1600 Smith Street
Our goals are simple--they are our customers' goals. We continue to deliver a high-quality product each and every day, getting our customers where they want to go, on-time and with their bags, while providing pre-flight and inflight service that is globally recognized for consistency and excellence.
Continental Airlines, Inc. is the fifth largest U.S. airline, based on 2001 revenue passenger miles (RPMs). The company carries passengers, cargo, and mail throughout the world. The company serves more than 200 airports worldwide, with the majority of them located in the United States, and has extensive service to Latin America. Domestic flight services are operated mainly through its business hubs in Cleveland, Houston, and Newark, from which the carrier has attained a market leading position in the New York area's transatlantic traffic.
Demoralized by bitter labor relations and a takeover by corporate raider Frank Lorenzo in the 1980s, Continental became a poster child for turnaround management in the 1990s. After almost a decade of financial losses and declining sales, Continental finally turned a profit in 1995. Regional unit Continental Express was spun off in a 2002 initial public offering (IPO) as ExpressJet Airlines, Inc.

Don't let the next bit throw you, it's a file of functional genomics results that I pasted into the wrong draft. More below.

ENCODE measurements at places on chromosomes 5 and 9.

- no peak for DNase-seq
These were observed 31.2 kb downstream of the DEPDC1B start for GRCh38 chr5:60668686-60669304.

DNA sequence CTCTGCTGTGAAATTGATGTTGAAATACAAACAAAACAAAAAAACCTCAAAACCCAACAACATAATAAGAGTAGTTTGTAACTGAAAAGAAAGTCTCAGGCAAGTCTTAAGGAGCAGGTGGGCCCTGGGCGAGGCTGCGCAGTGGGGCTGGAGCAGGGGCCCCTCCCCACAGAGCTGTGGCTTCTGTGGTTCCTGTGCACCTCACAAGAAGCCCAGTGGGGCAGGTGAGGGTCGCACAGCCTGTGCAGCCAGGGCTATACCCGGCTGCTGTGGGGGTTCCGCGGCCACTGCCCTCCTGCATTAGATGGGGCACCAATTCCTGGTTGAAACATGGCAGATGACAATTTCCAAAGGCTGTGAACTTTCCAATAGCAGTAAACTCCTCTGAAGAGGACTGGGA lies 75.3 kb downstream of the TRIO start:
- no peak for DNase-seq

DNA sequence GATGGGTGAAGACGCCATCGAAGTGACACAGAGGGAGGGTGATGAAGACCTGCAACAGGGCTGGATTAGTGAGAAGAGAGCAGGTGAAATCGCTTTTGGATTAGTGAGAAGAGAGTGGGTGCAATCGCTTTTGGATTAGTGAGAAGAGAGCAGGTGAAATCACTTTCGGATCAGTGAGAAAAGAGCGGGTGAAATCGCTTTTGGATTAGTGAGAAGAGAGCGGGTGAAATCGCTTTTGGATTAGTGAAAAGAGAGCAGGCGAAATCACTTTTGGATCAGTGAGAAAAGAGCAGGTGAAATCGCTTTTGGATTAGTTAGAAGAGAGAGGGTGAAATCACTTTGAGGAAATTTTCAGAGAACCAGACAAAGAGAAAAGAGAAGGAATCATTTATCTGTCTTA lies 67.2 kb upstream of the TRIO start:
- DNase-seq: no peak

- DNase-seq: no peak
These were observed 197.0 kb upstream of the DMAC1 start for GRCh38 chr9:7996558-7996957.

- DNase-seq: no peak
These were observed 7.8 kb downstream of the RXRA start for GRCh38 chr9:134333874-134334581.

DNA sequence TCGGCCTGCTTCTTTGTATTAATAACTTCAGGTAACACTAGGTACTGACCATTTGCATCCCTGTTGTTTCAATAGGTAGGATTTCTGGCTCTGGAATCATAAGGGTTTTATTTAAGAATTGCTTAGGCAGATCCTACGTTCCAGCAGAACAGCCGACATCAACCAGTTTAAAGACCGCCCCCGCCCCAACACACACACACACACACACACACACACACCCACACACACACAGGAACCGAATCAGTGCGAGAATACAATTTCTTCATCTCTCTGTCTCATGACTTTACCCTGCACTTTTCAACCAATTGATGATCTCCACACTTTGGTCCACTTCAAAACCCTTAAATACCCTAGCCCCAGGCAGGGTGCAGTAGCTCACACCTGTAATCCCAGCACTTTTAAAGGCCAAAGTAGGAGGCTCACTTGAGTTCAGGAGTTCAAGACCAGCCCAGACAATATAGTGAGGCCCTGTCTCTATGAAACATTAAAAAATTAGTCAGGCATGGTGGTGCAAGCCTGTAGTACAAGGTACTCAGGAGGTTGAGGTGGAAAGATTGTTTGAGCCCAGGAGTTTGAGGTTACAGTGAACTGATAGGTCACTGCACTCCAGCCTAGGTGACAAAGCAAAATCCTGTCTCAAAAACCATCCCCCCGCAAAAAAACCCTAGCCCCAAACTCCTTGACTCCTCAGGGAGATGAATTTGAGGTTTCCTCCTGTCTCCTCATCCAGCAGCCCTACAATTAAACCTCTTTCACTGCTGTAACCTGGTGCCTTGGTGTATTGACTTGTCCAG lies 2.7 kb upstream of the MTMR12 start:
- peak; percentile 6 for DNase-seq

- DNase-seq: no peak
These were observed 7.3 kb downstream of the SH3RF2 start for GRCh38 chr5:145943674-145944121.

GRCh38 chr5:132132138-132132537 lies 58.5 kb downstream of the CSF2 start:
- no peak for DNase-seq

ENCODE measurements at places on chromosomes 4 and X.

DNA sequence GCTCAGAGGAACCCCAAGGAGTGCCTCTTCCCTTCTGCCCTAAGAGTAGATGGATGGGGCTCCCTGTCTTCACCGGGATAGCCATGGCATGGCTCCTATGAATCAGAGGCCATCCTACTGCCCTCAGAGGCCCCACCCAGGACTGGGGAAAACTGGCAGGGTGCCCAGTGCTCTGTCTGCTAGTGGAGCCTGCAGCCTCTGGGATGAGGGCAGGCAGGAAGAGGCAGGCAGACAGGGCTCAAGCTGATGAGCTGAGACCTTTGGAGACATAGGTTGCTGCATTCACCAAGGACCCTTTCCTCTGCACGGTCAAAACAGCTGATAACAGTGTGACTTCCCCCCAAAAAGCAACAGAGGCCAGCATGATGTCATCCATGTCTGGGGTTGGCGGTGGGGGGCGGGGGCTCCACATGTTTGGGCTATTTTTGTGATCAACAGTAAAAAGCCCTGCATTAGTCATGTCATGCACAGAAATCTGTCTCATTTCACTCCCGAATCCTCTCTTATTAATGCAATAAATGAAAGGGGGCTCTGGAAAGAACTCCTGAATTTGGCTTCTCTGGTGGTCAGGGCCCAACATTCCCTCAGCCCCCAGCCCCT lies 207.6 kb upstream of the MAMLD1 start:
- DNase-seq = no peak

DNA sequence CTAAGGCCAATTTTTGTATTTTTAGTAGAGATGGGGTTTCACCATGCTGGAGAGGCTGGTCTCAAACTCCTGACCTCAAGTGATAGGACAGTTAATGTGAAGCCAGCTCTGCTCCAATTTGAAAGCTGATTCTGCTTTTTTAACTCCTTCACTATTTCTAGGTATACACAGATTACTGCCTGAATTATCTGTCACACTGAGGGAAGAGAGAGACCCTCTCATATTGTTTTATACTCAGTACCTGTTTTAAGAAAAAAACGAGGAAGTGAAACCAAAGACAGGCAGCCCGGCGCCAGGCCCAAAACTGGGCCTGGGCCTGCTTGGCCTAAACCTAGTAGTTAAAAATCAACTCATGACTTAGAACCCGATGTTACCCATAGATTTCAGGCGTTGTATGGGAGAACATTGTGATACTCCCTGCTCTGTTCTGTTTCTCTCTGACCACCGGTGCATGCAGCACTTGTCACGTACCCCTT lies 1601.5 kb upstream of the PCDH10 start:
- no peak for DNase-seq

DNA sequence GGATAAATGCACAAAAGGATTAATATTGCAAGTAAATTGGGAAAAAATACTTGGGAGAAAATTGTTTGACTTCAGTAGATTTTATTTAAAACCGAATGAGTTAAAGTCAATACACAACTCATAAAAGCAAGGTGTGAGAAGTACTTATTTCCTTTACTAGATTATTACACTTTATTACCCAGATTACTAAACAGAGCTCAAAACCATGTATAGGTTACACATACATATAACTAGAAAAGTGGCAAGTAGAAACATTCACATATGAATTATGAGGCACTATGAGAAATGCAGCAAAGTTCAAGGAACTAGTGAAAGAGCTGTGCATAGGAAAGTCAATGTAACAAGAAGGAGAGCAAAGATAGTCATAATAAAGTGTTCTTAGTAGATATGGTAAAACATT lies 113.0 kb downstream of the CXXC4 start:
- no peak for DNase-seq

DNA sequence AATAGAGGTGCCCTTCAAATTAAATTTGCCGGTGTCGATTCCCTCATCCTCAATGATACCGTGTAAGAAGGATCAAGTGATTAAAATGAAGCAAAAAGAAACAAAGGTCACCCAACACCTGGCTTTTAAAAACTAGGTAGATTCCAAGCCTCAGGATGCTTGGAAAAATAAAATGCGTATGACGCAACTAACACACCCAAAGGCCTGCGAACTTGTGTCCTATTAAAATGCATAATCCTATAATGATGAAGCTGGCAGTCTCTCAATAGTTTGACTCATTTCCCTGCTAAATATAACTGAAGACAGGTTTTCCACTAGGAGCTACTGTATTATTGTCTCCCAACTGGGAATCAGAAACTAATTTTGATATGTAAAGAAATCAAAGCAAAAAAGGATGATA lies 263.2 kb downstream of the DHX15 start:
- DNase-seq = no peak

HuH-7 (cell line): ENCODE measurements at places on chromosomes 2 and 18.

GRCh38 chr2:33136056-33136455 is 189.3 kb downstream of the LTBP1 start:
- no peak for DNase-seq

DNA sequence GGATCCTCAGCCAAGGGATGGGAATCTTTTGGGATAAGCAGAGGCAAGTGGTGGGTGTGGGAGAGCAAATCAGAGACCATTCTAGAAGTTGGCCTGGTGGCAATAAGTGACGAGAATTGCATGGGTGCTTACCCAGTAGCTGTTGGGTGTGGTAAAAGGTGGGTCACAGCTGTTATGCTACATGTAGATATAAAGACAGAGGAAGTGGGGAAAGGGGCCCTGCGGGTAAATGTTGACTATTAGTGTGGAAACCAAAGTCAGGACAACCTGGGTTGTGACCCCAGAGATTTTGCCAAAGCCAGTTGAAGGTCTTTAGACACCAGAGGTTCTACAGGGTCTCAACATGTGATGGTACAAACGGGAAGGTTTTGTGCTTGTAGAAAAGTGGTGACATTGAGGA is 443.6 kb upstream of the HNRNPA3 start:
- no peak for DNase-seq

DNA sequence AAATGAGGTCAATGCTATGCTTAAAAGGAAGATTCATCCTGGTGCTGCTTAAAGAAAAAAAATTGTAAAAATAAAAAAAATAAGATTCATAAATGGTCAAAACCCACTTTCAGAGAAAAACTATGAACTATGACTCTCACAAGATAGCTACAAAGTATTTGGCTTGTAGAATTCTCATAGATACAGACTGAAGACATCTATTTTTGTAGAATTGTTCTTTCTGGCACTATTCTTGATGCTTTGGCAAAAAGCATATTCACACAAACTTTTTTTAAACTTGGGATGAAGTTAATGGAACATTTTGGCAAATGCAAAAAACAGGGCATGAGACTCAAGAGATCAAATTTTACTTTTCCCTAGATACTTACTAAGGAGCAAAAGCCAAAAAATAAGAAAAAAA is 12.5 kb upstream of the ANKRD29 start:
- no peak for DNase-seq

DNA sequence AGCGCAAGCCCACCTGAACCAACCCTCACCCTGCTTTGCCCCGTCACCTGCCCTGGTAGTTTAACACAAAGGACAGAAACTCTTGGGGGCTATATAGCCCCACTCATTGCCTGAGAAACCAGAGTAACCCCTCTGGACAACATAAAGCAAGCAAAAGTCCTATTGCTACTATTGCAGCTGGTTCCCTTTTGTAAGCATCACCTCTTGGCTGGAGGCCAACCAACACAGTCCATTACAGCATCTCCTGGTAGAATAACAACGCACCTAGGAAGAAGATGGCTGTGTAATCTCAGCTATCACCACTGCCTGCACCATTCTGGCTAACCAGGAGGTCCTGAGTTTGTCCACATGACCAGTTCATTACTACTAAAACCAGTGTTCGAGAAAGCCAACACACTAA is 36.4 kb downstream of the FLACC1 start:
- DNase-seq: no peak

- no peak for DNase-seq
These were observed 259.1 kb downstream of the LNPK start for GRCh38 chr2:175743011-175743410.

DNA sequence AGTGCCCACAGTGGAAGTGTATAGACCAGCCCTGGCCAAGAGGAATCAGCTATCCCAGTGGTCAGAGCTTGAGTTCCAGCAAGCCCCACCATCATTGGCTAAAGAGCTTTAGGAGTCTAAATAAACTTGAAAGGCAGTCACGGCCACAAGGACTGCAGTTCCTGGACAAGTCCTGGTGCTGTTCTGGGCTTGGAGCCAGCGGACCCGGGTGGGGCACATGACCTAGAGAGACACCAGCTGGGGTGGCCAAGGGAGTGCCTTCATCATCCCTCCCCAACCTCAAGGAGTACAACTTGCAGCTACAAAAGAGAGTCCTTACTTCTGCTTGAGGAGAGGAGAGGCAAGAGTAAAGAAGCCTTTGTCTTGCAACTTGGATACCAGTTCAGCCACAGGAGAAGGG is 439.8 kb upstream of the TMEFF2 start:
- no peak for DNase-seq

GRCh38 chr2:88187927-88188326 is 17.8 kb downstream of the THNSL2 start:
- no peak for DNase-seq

The Early Years
The beginnings of Continental Airlines, Inc. can be traced back to 1934, when Walter Varney founded an airline company that he named Varney Speed Lines. Varney Speed Lines was the fourth airline created by its founder; the first had been purchased by Boeing's United Aircraft, and the other two had failed. Varney operated his newest business alone until 1937, at which time a man by the name of Robert Foreman Six used $90,000 to purchase a 40 percent interest in the company.
Six had a background as a pilot and flight school instructor, having dropped out of high school to work odd jobs and take flying lessons in the mid-1920s. In 1929, at the age of 22, Six earned his pilot's license and was running the Valley Flying Service in Stockton, California, which sold scenic air tours of the California countryside to area residents and tourists. When the effects of the Depression halted his flying service, Six worked at a Boeing Air Transport flight school in San Francisco, training airline pilots. He later left the United States and worked for the China National Aviation Company in Shanghai. Upon his return to the United States the following year, Six convinced his new father-in-law to lend him the money that was used to acquire his interest in Varney Speed Lines.